1973 would hardly be considered a watershed year in technology. Most Americans were more concerned with the price of gasoline for cars that needed filling up after going less than 100 miles. The only gadget anyone seemed to care about was the television, which wasn’t wired for cable, except in the most rarefied of instances. And some hand-held calculators – needed only by the truest of nerds – were priced in the hundreds of dollars.
But on April 4, 1973, a Motorola engineer named Marty Cooper called one of his colleagues at another telephone company and declared that his voice was being transmitted by “a ‘real’ cellular telephone”. In describing the moment, a BBC News story reported that by 2012, there were six billion mobile phone subscriptions across the globe – out of a total population of seven billion.
These days, Cooper’s inventive moment might have a hard time distinguishing itself amid a torrent of technological developments that allow people to do things that strain the brains of their older siblings, not to mention those of their parents. And many of the newest high-tech developments include wearable items, some promising the capability of being directly applied to one’s body. Even Cooper himself, says the BBC, someday envisioned the cellphone as fitting on the ear, and maybe embedded under the skin.
Reality breezes past science fiction
One of today’s inventions that pre-dates Cooper’s, at least in theory, is Apple’s iWatch – a sleek looking wearable display that brings to mind the two-way wrist radio from the old Dick Tracy comic strips (1931-1977). Tracy’s watch featured a small screen and speaker that allowed the fictional police detective to see and talk with various important people. According to Apple’s recently filed patents, the iWatch should be able to communicate with other devices wirelessly and possess the capability to stream live video. And Apple is thinking about harnessing solar power for the device, as well as kinetic energy – by using generators worn around the wrist or ankle to keep the device charged.
The iWatch also might make use of another patent that Apple filed, this one for a wraparound display. In a nutshell, the patent calls for a translucent display that uses the front, sides and back of an iPhone. Looking more or less like a flattened prism, the wraparound display allows for the possibility of projecting 3D images, a feature that might be attractive to map makers and app engineers looking to show a fully dimensioned snapshot of, say, a crowded downtown area, complete with highlighted landmarks.
Not to be outdone, Google has unveiled plans for Google Glasses, a contraption that’s received a lot of press lately, in part for the following reasons:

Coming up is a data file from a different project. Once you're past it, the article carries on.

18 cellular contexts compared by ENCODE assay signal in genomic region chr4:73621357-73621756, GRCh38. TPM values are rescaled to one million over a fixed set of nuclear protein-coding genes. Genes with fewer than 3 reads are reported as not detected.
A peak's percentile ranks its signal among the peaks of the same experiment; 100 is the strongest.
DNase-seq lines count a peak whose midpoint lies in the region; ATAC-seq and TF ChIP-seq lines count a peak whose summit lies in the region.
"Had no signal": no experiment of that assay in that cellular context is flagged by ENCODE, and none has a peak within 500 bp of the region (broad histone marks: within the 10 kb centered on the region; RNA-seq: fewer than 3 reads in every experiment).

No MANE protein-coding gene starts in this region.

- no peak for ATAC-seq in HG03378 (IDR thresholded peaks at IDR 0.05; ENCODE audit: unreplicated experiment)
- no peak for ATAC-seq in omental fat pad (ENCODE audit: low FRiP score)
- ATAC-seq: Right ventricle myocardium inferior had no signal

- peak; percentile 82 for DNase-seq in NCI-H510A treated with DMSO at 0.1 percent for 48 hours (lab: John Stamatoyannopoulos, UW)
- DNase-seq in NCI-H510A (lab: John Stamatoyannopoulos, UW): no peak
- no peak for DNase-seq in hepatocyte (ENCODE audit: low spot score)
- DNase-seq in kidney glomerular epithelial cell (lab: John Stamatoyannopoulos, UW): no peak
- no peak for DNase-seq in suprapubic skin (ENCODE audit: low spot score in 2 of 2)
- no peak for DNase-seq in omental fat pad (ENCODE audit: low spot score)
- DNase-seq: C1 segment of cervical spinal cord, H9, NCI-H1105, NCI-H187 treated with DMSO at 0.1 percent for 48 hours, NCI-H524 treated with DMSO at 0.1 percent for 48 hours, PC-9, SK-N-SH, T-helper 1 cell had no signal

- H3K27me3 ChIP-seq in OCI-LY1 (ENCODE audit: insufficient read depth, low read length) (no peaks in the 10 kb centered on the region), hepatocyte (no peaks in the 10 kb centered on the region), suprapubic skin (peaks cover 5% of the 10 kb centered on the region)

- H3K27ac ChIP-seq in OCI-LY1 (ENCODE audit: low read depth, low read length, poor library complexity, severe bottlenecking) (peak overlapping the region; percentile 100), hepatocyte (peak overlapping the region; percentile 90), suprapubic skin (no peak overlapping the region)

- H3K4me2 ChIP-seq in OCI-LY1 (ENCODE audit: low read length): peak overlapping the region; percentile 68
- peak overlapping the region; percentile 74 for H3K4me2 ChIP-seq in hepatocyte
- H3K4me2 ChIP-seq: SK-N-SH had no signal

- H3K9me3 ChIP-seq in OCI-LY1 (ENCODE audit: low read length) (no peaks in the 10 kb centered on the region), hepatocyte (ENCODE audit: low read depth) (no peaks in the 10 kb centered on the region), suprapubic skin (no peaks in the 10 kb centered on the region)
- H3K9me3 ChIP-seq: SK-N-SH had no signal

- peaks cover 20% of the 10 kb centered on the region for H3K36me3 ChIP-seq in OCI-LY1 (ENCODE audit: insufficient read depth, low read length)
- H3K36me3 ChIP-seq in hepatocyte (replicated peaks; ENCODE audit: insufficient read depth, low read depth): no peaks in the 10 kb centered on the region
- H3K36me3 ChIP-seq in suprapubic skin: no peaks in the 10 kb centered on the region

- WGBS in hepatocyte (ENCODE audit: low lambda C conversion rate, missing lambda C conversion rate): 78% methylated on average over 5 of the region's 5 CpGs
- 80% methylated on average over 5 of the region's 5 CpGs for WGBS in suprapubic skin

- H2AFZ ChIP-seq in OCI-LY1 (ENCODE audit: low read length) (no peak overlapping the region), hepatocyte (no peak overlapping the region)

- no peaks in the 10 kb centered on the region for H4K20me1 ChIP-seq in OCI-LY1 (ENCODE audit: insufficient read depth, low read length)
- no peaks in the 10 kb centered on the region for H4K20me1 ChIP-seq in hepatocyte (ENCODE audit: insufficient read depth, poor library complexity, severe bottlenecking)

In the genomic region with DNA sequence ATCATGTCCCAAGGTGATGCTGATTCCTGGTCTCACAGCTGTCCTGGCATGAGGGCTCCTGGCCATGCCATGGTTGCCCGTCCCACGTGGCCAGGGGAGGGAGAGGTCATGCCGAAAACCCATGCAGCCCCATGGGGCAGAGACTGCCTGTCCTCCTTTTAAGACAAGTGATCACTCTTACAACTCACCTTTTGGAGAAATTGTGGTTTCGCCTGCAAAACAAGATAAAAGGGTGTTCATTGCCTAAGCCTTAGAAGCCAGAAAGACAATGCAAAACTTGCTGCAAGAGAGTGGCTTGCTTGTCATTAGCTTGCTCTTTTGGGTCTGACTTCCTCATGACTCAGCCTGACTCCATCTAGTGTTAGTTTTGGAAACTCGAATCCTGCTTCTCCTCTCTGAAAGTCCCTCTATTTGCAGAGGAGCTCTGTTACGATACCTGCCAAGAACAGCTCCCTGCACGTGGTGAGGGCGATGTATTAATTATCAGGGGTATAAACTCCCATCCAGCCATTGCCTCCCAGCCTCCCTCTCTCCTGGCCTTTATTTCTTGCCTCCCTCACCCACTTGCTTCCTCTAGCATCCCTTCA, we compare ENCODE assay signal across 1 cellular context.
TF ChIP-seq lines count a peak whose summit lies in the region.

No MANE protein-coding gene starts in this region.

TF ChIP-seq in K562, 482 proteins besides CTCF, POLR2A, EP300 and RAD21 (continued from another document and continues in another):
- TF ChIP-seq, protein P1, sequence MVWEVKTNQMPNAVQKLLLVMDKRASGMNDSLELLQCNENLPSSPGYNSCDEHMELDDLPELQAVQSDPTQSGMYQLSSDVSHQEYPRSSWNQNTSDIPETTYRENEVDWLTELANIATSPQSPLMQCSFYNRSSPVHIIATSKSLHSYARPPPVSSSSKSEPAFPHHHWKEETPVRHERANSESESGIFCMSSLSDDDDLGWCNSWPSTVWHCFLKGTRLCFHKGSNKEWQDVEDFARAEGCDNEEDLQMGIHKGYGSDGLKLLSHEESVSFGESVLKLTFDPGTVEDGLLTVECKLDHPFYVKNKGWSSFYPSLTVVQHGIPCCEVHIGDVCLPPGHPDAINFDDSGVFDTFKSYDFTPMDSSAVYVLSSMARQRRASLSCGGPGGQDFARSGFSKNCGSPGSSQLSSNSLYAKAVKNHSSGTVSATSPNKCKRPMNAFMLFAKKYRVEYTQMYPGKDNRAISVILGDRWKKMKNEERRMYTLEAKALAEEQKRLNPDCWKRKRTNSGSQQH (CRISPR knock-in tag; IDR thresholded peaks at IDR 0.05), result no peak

- The wearable headset computer uses a micro-display, mounted very closely in front of one eye, to display images; the lightweight frame can also receive and carry out voice commands
- Reportedly priced in the neighborhood of $1,500, Google’s headset might also include a pair of designer lenses treated to reduce UV rays, enabling the practice of computing while jogging – or even surfing
- Sony has upped the ante by filing its own patent for a wearable headset, one that uses two displays instead of one – raising the possibility of 3D images being piped through a user’s pupils
- In response, augmented reality boosters have revived interest in their apps, which don’t require the expensive headset but still provide a vibrantly real experience
Riding those endless, augmented waves
As might be expected, the tech-invention parade shows no signs of slowing down, much less stopping, anytime soon.
A year ago, Nokia received a patent for a vibrating tattoo, which, as the name implies, vibrates on your skin when you’ve got a cell phone message or text.
Automakers have come up with an augmented reality windshield that displays dashboard data directly in front of a driver, and which also signals a warning when the car is getting too close to other vehicles and objects.
And Japanese scientists have recently come up with an algorithm that might be able to read your dreams. While an actual dream-reading machine is still a long way away, the experimental process recently proved 60 percent accurate in an extensive test involving three sleep subjects and their nocturnal imaginings.
Practically the only kind of invention that’s awaiting further development involves predicting people’s thoughts before they happen (although scientists have already progressed in a process that allows them to wire together the minds of laboratory rats).
There’s no sense worrying about when the “thought predictor” will appear, though. If the device works as planned, none of us will be the first to know about it. And besides, how could it ever hope to outperform that reliable force of nature known as…women’s intuition?